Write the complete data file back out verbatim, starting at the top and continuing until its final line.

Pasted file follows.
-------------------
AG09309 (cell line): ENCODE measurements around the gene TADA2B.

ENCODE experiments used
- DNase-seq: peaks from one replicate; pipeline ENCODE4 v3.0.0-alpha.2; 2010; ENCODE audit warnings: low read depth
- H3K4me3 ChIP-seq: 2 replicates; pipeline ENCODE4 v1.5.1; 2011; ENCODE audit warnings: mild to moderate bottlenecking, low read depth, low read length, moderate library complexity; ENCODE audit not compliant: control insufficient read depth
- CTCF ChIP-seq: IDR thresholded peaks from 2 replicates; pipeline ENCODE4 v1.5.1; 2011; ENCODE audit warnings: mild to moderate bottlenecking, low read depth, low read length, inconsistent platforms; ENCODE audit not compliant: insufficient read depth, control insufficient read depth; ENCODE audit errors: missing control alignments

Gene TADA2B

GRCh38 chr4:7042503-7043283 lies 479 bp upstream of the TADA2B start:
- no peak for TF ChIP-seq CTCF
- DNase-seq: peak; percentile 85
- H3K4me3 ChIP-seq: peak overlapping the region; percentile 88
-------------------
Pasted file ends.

AG09309 (cell line): ENCODE measurements around the gene TADA2B.

ENCODE experiments used
- DNase-seq: peaks from one replicate; pipeline ENCODE4 v3.0.0-alpha.2; 2010; ENCODE audit warnings: low read depth
- H3K4me3 ChIP-seq: 2 replicates; pipeline ENCODE4 v1.5.1; 2011; ENCODE audit warnings: mild to moderate bottlenecking, low read depth, low read length, moderate library complexity; ENCODE audit not compliant: control insufficient read depth
- CTCF ChIP-seq: IDR thresholded peaks from 2 replicates; pipeline ENCODE4 v1.5.1; 2011; ENCODE audit warnings: mild to moderate bottlenecking, low read depth, low read length, inconsistent platforms; ENCODE audit not compliant: insufficient read depth, control insufficient read depth; ENCODE audit errors: missing control alignments

Gene TADA2B

GRCh38 chr4:7042503-7043283 lies 479 bp upstream of the TADA2B start:
- no peak for TF ChIP-seq CTCF
- DNase-seq: peak; percentile 85
- H3K4me3 ChIP-seq: peak overlapping the region; percentile 88